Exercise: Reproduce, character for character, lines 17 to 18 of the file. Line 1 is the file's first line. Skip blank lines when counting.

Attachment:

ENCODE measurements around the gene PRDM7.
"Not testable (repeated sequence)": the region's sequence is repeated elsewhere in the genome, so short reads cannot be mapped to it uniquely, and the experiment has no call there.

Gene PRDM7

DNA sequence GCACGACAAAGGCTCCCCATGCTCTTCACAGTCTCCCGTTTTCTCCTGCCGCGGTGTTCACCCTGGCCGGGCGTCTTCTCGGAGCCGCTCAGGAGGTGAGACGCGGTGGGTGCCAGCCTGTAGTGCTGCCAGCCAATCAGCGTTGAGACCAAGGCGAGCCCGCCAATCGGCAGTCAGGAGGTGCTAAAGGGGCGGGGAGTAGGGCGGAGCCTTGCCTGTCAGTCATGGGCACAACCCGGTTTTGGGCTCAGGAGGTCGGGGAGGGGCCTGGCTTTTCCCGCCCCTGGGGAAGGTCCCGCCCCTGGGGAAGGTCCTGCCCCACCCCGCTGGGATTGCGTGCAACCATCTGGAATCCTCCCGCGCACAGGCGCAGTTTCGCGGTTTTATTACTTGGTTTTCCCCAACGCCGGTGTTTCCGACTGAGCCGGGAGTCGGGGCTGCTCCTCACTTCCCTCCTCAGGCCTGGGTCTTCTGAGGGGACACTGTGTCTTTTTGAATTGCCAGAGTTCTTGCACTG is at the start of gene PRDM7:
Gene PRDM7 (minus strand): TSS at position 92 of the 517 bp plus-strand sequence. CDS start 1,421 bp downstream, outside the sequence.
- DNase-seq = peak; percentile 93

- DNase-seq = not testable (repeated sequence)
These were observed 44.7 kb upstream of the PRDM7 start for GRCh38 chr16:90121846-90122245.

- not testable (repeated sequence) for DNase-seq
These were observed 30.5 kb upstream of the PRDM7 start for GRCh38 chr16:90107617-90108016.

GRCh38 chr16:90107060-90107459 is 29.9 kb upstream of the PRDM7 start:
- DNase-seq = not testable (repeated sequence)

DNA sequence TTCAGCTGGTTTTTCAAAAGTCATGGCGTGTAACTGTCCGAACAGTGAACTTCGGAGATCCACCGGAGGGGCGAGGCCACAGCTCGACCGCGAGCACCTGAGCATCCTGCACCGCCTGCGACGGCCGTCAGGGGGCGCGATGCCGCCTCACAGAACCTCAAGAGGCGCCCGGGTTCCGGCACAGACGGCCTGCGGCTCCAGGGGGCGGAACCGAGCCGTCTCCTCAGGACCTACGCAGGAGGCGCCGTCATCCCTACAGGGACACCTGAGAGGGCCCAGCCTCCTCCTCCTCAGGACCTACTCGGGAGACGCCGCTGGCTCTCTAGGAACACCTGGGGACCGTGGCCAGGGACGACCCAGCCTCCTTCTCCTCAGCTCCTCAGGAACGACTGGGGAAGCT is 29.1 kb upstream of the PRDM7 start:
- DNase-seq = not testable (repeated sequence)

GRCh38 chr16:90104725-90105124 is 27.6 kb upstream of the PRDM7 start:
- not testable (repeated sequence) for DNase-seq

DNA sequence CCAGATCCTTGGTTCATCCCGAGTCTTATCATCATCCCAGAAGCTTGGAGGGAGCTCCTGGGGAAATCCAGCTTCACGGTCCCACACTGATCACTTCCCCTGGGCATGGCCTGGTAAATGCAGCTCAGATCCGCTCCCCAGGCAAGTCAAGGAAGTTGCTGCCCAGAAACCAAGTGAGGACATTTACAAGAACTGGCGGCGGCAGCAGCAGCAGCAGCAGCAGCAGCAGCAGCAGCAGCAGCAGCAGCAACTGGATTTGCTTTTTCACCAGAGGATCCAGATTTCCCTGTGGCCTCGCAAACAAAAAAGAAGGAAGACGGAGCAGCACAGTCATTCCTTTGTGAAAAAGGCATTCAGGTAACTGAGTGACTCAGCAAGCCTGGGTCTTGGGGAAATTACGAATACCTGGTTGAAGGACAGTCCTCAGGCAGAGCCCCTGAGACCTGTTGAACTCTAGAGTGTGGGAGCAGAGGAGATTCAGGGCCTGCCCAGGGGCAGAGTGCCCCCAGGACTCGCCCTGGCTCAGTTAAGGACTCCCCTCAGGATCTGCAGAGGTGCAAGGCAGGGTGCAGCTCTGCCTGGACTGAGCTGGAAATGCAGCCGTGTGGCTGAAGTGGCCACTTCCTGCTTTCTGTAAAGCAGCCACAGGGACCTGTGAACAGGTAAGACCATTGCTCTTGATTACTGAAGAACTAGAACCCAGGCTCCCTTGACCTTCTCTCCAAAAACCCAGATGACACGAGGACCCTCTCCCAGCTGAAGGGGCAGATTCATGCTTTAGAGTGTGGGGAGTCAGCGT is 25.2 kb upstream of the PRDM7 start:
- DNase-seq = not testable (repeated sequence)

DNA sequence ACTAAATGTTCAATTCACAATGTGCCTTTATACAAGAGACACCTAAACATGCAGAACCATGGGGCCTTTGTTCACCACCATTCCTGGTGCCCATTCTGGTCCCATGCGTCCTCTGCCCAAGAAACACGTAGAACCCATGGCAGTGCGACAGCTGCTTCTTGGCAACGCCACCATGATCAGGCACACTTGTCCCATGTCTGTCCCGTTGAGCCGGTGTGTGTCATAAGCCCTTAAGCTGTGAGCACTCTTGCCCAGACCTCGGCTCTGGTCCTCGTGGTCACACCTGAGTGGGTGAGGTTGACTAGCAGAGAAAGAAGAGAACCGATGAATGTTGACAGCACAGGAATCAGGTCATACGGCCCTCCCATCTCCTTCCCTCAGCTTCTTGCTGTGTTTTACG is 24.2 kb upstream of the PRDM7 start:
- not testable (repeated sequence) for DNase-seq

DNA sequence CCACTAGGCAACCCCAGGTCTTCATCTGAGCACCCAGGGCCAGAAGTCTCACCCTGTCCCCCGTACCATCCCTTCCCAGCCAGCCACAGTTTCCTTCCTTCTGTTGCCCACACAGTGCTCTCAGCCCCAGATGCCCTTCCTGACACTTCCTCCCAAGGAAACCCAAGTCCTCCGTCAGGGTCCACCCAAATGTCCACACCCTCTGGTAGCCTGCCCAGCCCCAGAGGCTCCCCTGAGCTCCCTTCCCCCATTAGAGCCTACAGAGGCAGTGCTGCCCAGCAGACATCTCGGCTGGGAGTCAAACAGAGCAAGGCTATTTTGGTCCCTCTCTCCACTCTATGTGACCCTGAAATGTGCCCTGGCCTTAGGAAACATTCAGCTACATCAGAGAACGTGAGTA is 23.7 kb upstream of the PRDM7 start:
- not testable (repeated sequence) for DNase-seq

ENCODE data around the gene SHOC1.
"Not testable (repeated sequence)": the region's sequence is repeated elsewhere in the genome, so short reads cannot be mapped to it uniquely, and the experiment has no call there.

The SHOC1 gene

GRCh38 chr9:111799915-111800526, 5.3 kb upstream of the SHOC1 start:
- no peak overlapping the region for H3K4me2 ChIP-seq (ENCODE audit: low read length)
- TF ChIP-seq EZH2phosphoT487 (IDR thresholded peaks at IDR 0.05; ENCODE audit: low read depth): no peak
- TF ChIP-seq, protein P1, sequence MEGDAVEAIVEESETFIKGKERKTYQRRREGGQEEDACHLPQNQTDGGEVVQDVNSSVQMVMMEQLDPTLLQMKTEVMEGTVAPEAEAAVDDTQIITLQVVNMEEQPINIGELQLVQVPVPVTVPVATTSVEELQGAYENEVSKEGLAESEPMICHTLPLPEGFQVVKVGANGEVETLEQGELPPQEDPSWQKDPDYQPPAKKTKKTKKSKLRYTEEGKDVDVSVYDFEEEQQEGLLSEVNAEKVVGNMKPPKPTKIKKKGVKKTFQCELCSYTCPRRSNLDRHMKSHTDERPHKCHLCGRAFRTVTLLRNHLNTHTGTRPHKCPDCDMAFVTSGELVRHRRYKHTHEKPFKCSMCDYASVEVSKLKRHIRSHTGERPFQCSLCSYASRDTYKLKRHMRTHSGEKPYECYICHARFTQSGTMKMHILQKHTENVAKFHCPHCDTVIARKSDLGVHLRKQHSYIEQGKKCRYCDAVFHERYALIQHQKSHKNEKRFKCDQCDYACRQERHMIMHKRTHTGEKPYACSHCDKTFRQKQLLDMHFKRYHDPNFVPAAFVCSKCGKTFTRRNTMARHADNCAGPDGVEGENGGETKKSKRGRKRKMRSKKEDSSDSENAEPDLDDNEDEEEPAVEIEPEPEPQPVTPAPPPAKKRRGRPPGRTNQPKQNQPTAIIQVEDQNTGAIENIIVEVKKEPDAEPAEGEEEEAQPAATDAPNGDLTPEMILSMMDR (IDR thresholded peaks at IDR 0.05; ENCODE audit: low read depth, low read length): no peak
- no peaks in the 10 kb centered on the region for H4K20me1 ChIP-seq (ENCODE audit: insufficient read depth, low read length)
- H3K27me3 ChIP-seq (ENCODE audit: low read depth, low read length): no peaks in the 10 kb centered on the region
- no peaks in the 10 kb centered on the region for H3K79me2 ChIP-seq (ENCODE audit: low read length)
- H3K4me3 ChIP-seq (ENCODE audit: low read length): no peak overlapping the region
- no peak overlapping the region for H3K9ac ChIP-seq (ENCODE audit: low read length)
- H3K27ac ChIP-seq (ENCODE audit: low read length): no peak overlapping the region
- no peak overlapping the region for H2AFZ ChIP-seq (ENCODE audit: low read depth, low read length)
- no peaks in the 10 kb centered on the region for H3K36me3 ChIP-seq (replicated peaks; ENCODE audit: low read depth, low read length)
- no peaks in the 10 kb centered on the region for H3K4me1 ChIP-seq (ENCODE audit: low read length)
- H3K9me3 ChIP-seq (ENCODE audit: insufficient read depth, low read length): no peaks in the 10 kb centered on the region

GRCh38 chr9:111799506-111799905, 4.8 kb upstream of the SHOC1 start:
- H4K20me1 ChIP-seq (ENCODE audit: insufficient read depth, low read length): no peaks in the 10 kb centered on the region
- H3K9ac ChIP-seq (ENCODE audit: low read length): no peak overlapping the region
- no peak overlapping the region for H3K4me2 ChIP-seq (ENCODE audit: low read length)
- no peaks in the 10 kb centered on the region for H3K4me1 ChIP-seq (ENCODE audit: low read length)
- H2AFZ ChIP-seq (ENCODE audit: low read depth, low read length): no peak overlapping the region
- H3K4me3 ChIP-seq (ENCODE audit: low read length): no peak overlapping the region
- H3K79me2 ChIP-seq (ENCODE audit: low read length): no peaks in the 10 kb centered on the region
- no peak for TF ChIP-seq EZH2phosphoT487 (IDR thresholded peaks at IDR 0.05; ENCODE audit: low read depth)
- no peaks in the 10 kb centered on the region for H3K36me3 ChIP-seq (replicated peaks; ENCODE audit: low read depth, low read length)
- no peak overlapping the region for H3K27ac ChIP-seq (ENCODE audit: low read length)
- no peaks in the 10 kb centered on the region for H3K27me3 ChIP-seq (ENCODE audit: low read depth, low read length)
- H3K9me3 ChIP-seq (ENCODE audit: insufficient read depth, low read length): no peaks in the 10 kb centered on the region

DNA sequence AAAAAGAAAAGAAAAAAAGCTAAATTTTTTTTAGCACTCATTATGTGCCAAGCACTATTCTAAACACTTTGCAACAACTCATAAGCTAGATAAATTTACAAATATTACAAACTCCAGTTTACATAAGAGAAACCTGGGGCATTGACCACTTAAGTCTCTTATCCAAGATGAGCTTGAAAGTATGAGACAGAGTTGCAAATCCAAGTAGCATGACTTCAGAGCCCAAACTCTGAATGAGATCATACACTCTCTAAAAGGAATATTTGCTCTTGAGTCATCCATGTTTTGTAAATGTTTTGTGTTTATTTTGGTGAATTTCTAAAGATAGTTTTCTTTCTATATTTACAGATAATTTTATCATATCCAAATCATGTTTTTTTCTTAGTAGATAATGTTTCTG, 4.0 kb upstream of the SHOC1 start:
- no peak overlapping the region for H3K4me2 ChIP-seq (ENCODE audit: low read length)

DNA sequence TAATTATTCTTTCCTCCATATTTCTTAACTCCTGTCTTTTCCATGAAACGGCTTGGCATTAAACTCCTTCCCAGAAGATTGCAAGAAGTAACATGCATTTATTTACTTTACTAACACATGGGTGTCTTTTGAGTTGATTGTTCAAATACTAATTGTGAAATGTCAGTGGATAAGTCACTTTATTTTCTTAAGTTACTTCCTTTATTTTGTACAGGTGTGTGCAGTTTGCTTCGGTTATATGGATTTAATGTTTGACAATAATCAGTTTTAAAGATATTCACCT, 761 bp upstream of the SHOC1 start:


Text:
DNA sequence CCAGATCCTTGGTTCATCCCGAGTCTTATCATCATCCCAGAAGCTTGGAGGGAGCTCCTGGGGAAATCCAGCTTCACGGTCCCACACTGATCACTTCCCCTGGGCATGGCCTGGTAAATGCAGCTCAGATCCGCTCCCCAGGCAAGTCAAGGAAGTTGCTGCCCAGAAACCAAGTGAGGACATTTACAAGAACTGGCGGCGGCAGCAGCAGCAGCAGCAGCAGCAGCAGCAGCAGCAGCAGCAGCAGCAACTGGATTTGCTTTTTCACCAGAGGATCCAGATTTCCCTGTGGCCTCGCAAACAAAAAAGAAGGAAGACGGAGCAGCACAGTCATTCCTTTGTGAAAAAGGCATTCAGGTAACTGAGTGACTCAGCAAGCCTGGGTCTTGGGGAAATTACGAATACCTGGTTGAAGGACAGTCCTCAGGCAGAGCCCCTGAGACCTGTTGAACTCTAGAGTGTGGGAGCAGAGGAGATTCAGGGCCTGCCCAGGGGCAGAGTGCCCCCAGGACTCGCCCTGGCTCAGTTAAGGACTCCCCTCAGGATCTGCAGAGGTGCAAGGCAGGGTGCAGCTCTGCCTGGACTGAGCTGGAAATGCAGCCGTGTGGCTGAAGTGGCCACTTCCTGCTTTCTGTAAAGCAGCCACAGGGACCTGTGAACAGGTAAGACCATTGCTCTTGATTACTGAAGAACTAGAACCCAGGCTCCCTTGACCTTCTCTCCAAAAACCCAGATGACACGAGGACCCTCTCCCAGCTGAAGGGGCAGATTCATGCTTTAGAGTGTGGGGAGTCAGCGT is 25.2 kb upstream of the PRDM7 start:
- DNase-seq = not testable (repeated sequence)